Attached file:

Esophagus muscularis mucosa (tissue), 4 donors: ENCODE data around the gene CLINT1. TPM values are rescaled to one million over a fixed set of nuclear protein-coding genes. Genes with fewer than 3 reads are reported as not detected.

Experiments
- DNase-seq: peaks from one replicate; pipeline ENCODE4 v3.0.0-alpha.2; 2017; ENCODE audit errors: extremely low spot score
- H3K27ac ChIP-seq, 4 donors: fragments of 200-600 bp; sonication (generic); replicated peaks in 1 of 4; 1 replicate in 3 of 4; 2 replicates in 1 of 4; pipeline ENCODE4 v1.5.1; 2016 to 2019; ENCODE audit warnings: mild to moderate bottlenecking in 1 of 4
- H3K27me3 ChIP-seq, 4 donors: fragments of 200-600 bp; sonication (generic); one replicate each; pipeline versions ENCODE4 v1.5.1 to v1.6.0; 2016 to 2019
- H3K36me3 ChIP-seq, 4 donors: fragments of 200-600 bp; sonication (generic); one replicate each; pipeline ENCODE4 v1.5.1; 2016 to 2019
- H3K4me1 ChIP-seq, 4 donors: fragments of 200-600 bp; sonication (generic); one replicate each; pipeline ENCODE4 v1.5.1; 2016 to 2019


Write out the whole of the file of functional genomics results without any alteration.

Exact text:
Esophagus muscularis mucosa (tissue), 4 donors: ENCODE data around the gene CLINT1. TPM values are rescaled to one million over a fixed set of nuclear protein-coding genes. Genes with fewer than 3 reads are reported as not detected.

Experiments
- DNase-seq: peaks from one replicate; pipeline ENCODE4 v3.0.0-alpha.2; 2017; ENCODE audit errors: extremely low spot score
- H3K27ac ChIP-seq, 4 donors: fragments of 200-600 bp; sonication (generic); replicated peaks in 1 of 4; 1 replicate in 3 of 4; 2 replicates in 1 of 4; pipeline ENCODE4 v1.5.1; 2016 to 2019; ENCODE audit warnings: mild to moderate bottlenecking in 1 of 4
- H3K27me3 ChIP-seq, 4 donors: fragments of 200-600 bp; sonication (generic); one replicate each; pipeline versions ENCODE4 v1.5.1 to v1.6.0; 2016 to 2019
- H3K36me3 ChIP-seq, 4 donors: fragments of 200-600 bp; sonication (generic); one replicate each; pipeline ENCODE4 v1.5.1; 2016 to 2019
- H3K4me1 ChIP-seq, 4 donors: fragments of 200-600 bp; sonication (generic); one replicate each; pipeline ENCODE4 v1.5.1; 2016 to 2019